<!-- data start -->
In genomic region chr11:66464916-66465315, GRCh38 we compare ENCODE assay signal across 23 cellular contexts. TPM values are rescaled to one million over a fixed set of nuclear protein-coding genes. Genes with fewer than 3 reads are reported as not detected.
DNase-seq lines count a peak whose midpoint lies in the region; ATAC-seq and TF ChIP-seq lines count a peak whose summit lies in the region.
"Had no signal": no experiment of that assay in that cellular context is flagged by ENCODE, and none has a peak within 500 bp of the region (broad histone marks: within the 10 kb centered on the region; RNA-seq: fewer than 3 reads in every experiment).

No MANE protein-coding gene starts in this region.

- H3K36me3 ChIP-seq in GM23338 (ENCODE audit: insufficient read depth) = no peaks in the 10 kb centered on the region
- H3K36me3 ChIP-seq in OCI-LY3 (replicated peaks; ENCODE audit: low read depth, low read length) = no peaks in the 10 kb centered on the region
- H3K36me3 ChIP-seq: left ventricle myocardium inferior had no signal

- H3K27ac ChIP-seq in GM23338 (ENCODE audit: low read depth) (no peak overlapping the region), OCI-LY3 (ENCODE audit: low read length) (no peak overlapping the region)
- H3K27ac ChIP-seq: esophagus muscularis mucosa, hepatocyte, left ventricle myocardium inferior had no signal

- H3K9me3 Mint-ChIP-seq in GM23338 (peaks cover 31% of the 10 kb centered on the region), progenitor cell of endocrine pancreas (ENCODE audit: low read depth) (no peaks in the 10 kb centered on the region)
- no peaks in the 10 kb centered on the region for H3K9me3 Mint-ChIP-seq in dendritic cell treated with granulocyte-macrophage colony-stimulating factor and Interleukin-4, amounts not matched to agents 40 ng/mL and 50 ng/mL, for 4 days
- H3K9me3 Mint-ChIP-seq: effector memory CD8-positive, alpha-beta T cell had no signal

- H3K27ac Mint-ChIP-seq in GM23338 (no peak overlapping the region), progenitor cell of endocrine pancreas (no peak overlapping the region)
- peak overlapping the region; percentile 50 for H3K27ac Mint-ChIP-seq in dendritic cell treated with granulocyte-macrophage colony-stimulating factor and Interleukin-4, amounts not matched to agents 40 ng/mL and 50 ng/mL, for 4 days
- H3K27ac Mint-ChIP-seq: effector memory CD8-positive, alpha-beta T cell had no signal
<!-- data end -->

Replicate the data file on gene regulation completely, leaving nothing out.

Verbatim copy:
In genomic region chr11:66464916-66465315, GRCh38 we compare ENCODE assay signal across 23 cellular contexts. TPM values are rescaled to one million over a fixed set of nuclear protein-coding genes. Genes with fewer than 3 reads are reported as not detected.
DNase-seq lines count a peak whose midpoint lies in the region; ATAC-seq and TF ChIP-seq lines count a peak whose summit lies in the region.
"Had no signal": no experiment of that assay in that cellular context is flagged by ENCODE, and none has a peak within 500 bp of the region (broad histone marks: within the 10 kb centered on the region; RNA-seq: fewer than 3 reads in every experiment).

No MANE protein-coding gene starts in this region.

- H3K36me3 ChIP-seq in GM23338 (ENCODE audit: insufficient read depth) = no peaks in the 10 kb centered on the region
- H3K36me3 ChIP-seq in OCI-LY3 (replicated peaks; ENCODE audit: low read depth, low read length) = no peaks in the 10 kb centered on the region
- H3K36me3 ChIP-seq: left ventricle myocardium inferior had no signal

- H3K27ac ChIP-seq in GM23338 (ENCODE audit: low read depth) (no peak overlapping the region), OCI-LY3 (ENCODE audit: low read length) (no peak overlapping the region)
- H3K27ac ChIP-seq: esophagus muscularis mucosa, hepatocyte, left ventricle myocardium inferior had no signal

- H3K9me3 Mint-ChIP-seq in GM23338 (peaks cover 31% of the 10 kb centered on the region), progenitor cell of endocrine pancreas (ENCODE audit: low read depth) (no peaks in the 10 kb centered on the region)
- no peaks in the 10 kb centered on the region for H3K9me3 Mint-ChIP-seq in dendritic cell treated with granulocyte-macrophage colony-stimulating factor and Interleukin-4, amounts not matched to agents 40 ng/mL and 50 ng/mL, for 4 days
- H3K9me3 Mint-ChIP-seq: effector memory CD8-positive, alpha-beta T cell had no signal

- H3K27ac Mint-ChIP-seq in GM23338 (no peak overlapping the region), progenitor cell of endocrine pancreas (no peak overlapping the region)
- peak overlapping the region; percentile 50 for H3K27ac Mint-ChIP-seq in dendritic cell treated with granulocyte-macrophage colony-stimulating factor and Interleukin-4, amounts not matched to agents 40 ng/mL and 50 ng/mL, for 4 days
- H3K27ac Mint-ChIP-seq: effector memory CD8-positive, alpha-beta T cell had no signal